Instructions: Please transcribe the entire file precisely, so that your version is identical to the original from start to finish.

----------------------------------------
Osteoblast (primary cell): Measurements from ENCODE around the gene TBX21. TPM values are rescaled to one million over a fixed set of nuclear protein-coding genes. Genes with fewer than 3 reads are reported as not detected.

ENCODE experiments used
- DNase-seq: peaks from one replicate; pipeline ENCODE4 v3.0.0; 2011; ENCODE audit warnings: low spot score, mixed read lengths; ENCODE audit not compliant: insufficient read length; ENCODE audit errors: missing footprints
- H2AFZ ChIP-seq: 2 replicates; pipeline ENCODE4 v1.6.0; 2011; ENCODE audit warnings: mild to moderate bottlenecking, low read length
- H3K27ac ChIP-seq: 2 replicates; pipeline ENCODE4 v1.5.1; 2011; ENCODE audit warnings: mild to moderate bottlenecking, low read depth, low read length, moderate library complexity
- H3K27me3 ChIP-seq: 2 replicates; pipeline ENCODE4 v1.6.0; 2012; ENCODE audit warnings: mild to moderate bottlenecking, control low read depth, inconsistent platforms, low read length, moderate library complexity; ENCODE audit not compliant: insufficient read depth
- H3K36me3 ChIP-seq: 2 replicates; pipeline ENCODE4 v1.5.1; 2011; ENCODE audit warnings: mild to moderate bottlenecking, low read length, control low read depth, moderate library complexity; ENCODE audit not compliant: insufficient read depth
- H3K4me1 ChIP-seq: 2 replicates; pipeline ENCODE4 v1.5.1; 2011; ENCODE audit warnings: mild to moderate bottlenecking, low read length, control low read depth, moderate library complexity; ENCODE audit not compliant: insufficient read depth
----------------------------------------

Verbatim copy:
Osteoblast (primary cell): Measurements from ENCODE around the gene TBX21. TPM values are rescaled to one million over a fixed set of nuclear protein-coding genes. Genes with fewer than 3 reads are reported as not detected.

ENCODE experiments used
- DNase-seq: peaks from one replicate; pipeline ENCODE4 v3.0.0; 2011; ENCODE audit warnings: low spot score, mixed read lengths; ENCODE audit not compliant: insufficient read length; ENCODE audit errors: missing footprints
- H2AFZ ChIP-seq: 2 replicates; pipeline ENCODE4 v1.6.0; 2011; ENCODE audit warnings: mild to moderate bottlenecking, low read length
- H3K27ac ChIP-seq: 2 replicates; pipeline ENCODE4 v1.5.1; 2011; ENCODE audit warnings: mild to moderate bottlenecking, low read depth, low read length, moderate library complexity
- H3K27me3 ChIP-seq: 2 replicates; pipeline ENCODE4 v1.6.0; 2012; ENCODE audit warnings: mild to moderate bottlenecking, control low read depth, inconsistent platforms, low read length, moderate library complexity; ENCODE audit not compliant: insufficient read depth
- H3K36me3 ChIP-seq: 2 replicates; pipeline ENCODE4 v1.5.1; 2011; ENCODE audit warnings: mild to moderate bottlenecking, low read length, control low read depth, moderate library complexity; ENCODE audit not compliant: insufficient read depth
- H3K4me1 ChIP-seq: 2 replicates; pipeline ENCODE4 v1.5.1; 2011; ENCODE audit warnings: mild to moderate bottlenecking, low read length, control low read depth, moderate library complexity; ENCODE audit not compliant: insufficient read depth